Set on the slopes of Mount Etna, this tiny restaurant seems to have grown up and around its original function as a wine press. The nooks and crannies are as intriguing as the enchanting food that is brought to the table. There is no menu. You just share with the staff what you like, or are allergic to, and then the table is laden with Sicilian meat dishes, their specialty, and the sommelier advises you on the local or Italian wine that would pair best with the dish. They also have a great selection of artisanal beers.
I can already see the dishes of fresh pasta steaming on the table, the meal all served “family style.”
The restaurant is currently closed and no current menu is listed.
TripAdvisor rating: 4 out of 5, 301 reviews
Vaaghals, my last restaurant was another bonus of business travel, a super restaurant that I have mentioned a couple of times in previous pieces and where I hope that one day I am able to eat at again! The restaurant focuses on Norwegian ingredients and earned a Michelin star in 2020.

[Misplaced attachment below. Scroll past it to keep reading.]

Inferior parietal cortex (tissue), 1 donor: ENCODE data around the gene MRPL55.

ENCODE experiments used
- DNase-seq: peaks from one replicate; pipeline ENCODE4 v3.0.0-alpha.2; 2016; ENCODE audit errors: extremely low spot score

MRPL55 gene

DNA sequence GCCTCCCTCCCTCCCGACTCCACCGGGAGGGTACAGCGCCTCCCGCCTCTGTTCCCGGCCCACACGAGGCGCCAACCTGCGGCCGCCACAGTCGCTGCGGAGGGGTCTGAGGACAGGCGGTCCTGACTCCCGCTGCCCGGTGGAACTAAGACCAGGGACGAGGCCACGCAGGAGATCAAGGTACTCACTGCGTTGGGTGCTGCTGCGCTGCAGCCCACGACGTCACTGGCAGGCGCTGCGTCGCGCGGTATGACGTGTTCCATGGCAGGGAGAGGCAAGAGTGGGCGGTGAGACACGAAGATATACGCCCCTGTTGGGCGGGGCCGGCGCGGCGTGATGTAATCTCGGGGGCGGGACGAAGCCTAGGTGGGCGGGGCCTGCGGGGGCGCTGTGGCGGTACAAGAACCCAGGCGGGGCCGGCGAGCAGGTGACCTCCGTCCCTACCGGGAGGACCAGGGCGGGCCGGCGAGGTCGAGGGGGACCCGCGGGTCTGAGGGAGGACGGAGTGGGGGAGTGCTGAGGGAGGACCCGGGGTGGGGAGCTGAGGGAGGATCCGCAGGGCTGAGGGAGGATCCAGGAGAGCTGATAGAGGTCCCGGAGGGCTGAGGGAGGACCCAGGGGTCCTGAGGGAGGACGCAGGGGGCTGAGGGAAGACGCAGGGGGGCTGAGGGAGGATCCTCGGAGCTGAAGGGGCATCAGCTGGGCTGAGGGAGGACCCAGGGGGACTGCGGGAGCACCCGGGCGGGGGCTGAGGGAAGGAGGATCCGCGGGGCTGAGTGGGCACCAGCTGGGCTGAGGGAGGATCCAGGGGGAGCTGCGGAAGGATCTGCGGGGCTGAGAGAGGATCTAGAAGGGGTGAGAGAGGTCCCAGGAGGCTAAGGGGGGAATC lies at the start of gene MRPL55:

Again, much as the Sicilian restaurant, Vaaghals concentrates on “family style” eating which, since the pandemic, is something we all dream of doing! It also serves to individuals too though. The ingredients were deliciously fresh and
presented beautifully and remains on my list of best eating experiences.
One course starts at 195 Norwegian krone, which is currently at parity with the euro, and goes up to 385 krone for three. You can see the menu here in Norwegian.
TripAdvisor ranking: 4 out of 5, 412 reviews
List of Shame
I am only going to mention a couple of “misses” as those experiences I prefer to forget! They are not representative of the countries I am visiting, and I usually have a good experience that puts the bad one in the shade. Other than inedible food my biggest “bugbear” is poor service. Treat me like you are happy I am there and then I am happy!